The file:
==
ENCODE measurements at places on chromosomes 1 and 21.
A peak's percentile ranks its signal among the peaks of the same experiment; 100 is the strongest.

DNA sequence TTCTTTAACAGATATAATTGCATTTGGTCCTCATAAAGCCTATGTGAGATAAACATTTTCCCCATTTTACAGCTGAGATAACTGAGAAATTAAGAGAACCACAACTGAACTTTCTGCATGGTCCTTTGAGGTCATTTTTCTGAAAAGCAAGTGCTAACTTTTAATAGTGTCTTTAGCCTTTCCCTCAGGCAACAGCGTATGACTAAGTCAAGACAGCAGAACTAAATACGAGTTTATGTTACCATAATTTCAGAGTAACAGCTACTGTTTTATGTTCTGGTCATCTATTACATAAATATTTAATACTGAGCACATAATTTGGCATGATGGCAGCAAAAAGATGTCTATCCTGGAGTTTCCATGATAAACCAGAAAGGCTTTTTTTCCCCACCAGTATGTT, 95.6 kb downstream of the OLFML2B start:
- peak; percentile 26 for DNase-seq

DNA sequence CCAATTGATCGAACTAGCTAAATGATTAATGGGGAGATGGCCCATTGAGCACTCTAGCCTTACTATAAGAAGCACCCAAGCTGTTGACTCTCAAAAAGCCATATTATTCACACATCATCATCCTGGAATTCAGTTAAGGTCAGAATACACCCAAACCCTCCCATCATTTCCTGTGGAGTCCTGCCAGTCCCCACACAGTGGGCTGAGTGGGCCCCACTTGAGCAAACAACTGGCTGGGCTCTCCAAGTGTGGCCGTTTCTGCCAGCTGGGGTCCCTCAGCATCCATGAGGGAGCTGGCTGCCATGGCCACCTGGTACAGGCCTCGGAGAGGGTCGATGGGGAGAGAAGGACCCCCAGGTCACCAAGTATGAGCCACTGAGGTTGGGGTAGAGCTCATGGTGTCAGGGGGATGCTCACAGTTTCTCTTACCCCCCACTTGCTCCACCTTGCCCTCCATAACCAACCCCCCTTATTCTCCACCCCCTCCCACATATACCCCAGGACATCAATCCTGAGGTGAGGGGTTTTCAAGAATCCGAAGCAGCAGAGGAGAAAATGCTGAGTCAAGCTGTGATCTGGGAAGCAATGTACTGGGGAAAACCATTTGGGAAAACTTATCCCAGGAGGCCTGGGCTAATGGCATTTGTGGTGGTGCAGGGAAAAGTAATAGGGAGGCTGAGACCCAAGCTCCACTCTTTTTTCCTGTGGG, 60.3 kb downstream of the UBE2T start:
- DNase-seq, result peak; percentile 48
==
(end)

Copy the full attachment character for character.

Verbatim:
ENCODE measurements at places on chromosomes 1 and 21.
A peak's percentile ranks its signal among the peaks of the same experiment; 100 is the strongest.

DNA sequence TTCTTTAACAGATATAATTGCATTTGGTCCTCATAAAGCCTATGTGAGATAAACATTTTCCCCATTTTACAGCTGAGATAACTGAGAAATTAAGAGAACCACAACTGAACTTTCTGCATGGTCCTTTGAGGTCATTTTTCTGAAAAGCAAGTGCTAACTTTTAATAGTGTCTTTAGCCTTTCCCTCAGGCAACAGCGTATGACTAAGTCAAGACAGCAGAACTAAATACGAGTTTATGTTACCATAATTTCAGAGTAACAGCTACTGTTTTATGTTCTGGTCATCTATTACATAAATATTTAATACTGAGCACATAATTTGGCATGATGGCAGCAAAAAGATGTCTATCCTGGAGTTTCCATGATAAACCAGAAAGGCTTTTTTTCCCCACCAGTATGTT, 95.6 kb downstream of the OLFML2B start:
- peak; percentile 26 for DNase-seq

DNA sequence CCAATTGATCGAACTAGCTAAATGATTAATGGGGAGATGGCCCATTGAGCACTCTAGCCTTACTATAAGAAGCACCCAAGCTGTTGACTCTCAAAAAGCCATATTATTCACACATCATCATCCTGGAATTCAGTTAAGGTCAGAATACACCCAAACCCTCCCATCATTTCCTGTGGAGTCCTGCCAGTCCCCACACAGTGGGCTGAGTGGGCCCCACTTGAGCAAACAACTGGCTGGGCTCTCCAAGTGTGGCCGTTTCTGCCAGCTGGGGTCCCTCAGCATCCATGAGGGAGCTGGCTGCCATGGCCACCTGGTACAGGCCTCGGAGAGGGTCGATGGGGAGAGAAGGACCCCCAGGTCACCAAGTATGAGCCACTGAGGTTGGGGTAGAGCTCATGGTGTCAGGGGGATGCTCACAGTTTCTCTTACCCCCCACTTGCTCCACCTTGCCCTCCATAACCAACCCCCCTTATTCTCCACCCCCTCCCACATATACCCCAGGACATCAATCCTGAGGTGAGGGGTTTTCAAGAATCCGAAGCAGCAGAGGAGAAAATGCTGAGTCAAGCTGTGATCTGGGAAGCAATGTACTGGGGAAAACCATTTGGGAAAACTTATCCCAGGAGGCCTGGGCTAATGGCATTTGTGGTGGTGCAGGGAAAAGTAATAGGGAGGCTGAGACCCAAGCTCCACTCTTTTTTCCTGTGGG, 60.3 kb downstream of the UBE2T start:
- DNase-seq, result peak; percentile 48